How (far) can rationality be naturalized? (26 pages)

how (far) can rationality be naturalized • abstract

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Synthese (2012) 187:243–268
DOI 10.1007/s11229-011-0030-6

How (far) can rationality be naturalized?

Gerd Gigerenzer

· Thomas Sturm

Received: 30 September 2011 / Accepted: 30 September 2011 / Published online: 1 November 2011
© Springer Science+Business Media B.V. 2011


The paper shows why and how an empirical study of fast-and-frugal heu-

ristics can provide norms of good reasoning, and thus how (and how far) rationality
can be naturalized. We explain the heuristics that humans often rely on in solving
problems, for example, choosing investment strategies or apartments, placing bets in
sports, or making library searches. We then show that heuristics can lead to judgments
that are as accurate as or even more accurate than strategies that use more information
and computation, including optimization methods. A standard way to defend the use
of heuristics is by reference to accuracy-effort trade-offs. We take a different route,
emphasizing ecological rationality (the relationship between cognitive heuristics and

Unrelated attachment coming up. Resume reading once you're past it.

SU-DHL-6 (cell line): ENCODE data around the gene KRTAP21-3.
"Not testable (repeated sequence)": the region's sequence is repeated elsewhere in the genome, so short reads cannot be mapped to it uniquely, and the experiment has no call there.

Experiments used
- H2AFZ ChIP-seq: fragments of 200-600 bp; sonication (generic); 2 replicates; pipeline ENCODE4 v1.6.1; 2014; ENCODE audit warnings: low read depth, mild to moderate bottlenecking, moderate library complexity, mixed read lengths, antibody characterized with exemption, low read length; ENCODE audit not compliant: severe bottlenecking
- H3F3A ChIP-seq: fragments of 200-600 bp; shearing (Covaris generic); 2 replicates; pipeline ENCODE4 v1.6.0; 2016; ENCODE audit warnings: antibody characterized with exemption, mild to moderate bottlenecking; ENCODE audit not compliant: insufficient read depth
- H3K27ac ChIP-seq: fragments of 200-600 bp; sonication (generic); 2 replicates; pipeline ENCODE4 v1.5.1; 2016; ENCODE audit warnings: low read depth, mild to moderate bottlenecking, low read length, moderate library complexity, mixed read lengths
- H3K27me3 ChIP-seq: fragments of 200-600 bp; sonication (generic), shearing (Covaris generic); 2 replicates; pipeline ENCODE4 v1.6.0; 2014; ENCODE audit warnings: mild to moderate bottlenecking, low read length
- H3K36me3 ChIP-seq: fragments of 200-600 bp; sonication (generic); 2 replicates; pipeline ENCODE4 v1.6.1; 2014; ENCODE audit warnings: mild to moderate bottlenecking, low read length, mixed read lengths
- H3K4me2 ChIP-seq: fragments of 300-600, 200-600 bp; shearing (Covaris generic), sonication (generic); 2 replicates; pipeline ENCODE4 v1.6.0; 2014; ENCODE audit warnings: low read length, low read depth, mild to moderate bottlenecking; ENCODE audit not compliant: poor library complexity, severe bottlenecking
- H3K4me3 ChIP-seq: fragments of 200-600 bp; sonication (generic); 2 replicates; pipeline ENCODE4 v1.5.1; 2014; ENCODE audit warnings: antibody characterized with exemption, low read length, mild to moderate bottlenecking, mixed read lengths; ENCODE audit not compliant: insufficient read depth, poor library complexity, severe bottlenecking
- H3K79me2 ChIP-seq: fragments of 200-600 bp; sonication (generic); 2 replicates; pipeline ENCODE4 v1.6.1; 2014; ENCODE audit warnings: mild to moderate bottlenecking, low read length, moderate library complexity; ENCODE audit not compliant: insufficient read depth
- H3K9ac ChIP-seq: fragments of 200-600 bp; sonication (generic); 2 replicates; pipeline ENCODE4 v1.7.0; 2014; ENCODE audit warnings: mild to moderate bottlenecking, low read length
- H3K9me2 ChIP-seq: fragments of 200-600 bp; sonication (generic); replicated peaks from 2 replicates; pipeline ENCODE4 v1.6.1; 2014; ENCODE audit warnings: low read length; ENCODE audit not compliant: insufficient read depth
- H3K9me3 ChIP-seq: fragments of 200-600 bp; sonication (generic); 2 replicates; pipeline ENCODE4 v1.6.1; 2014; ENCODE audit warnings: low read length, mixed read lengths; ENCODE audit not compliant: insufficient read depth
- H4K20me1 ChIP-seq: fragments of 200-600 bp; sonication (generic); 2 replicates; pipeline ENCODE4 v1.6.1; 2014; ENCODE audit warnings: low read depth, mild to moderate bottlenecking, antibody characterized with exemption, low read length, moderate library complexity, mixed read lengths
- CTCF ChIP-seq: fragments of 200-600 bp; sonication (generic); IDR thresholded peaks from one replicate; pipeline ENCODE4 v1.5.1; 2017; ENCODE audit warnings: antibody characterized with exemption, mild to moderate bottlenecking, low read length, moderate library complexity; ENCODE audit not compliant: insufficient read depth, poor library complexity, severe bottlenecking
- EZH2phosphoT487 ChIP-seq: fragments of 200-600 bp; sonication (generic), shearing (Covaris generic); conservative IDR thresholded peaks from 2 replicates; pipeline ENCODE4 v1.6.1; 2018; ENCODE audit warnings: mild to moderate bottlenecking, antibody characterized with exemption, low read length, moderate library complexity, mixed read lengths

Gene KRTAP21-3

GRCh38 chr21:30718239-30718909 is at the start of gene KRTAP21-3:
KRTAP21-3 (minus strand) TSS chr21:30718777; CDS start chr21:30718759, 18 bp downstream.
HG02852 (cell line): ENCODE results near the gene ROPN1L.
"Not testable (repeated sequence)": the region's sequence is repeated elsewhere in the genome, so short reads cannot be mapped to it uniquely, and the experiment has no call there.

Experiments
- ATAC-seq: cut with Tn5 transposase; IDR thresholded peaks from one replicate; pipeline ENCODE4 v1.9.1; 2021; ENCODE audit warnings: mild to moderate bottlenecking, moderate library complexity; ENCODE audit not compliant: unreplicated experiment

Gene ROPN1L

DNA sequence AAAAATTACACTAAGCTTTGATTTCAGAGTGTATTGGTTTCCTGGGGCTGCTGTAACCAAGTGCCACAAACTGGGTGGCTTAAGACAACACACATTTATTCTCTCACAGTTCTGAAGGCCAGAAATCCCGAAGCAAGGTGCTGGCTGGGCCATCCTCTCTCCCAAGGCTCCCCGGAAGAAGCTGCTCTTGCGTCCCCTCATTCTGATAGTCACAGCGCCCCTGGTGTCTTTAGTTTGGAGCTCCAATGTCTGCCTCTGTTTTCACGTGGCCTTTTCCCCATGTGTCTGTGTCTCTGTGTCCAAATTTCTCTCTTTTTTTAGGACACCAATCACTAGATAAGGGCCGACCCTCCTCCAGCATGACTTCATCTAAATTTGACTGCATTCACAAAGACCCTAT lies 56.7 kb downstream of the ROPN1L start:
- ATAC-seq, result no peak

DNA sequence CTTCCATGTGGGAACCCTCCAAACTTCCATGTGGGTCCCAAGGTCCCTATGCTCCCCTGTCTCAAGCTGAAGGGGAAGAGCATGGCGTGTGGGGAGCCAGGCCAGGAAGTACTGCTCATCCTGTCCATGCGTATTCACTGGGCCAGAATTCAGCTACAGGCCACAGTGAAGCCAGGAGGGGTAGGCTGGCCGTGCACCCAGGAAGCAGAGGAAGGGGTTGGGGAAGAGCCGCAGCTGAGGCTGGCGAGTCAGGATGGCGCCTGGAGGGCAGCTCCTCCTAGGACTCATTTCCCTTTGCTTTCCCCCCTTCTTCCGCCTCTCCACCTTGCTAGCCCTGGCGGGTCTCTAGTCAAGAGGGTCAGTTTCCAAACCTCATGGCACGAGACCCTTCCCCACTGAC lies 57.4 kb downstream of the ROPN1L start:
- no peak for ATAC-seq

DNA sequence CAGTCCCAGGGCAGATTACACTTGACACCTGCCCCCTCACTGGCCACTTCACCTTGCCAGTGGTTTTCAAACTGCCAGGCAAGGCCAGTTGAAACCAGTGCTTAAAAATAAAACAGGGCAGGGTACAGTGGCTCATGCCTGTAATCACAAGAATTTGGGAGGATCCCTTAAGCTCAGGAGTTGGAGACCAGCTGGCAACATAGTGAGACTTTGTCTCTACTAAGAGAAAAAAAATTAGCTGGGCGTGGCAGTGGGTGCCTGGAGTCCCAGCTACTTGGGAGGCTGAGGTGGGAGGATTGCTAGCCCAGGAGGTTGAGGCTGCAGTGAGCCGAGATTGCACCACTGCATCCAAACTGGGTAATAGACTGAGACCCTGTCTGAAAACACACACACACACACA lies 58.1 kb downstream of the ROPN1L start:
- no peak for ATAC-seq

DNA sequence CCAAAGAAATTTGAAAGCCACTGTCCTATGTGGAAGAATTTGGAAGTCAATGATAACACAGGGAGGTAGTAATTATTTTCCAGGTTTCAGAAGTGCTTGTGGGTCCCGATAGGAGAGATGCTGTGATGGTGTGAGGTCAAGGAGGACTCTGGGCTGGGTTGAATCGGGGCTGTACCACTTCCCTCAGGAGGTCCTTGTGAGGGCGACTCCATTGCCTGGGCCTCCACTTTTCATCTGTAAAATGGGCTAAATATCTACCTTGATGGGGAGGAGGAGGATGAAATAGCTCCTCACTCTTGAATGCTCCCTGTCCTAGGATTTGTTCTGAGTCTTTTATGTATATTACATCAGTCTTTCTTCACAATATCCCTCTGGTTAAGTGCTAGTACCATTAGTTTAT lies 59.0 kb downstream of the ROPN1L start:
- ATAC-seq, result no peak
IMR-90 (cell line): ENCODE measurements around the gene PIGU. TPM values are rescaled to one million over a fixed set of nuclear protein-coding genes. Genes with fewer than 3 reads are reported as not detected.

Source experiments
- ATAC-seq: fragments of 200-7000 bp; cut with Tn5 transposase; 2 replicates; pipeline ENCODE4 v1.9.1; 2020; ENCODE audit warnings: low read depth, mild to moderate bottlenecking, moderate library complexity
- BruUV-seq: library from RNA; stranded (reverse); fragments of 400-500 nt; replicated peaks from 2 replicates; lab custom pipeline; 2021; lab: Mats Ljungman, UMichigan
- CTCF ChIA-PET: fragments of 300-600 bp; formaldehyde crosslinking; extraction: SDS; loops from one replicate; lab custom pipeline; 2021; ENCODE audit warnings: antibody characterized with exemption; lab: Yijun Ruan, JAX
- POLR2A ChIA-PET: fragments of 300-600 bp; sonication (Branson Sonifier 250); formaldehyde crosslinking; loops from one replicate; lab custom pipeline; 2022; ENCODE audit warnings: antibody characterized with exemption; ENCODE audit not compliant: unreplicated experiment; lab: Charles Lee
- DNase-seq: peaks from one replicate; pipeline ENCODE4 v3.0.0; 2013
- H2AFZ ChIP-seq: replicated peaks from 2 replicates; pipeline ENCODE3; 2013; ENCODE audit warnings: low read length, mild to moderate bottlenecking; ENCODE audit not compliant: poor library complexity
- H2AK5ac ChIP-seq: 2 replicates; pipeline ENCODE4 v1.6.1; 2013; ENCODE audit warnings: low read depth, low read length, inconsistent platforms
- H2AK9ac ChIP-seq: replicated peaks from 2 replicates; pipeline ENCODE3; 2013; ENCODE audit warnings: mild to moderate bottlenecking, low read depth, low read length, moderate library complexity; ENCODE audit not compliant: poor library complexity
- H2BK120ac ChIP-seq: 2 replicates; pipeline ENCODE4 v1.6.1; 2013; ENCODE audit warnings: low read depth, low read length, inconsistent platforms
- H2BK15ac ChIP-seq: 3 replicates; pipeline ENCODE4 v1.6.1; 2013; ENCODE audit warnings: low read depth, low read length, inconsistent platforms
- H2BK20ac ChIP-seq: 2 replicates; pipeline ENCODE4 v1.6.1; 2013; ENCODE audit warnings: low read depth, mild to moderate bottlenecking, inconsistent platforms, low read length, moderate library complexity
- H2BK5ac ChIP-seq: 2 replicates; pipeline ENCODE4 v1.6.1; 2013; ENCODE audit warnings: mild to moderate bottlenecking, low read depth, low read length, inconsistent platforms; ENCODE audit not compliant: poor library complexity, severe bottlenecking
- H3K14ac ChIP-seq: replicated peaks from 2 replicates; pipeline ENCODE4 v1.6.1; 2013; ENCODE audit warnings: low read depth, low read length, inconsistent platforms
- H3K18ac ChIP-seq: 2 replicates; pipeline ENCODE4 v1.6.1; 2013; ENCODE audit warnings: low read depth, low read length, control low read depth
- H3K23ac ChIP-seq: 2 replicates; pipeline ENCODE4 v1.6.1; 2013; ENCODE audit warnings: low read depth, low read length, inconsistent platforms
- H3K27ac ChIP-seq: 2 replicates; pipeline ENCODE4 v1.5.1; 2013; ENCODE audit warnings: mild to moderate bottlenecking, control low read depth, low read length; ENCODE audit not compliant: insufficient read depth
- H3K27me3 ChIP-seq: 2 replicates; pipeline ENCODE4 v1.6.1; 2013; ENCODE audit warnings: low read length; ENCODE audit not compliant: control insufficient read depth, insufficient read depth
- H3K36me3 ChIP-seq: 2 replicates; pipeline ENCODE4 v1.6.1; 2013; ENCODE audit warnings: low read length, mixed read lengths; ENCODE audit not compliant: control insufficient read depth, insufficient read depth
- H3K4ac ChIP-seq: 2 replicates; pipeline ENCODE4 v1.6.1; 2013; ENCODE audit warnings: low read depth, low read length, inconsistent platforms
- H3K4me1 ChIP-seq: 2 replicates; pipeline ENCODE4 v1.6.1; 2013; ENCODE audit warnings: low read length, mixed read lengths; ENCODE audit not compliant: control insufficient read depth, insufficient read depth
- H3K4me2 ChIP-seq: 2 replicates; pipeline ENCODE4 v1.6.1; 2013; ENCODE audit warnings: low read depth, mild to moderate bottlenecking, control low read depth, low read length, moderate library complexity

environment), and argue that in uncertain environments, more information and compu-
tation are not always better (the “less-can-be-more” doctrine). The resulting naturalism
about rationality is thus normative because it not only describes what heuristics people
use, but also in which specific environments one should rely on a heuristic in order
to make better inferences. While we desist from claiming that the scope of ecological
rationality is unlimited, we think it is of wide practical use.



· Judgment and decision-making · Heuristics · Uncertainty

It is often doubted that rationality can be naturalized. Is it not preposterous to derive
norms of reasoning from descriptive statements of empirical science? How is it pos-
sible to explain norms scientifically? And is reason not in part the source of a pri-
ori, strictly universal knowledge claims? The first of these three skeptical questions

G. Gigerenzer (



Max Planck Institute for Human Development, Berlin, Germany

T. Sturm
Department of Philosophy, Universitat Autònoma de Barcelona, Bellaterra (Barcelona), Spain


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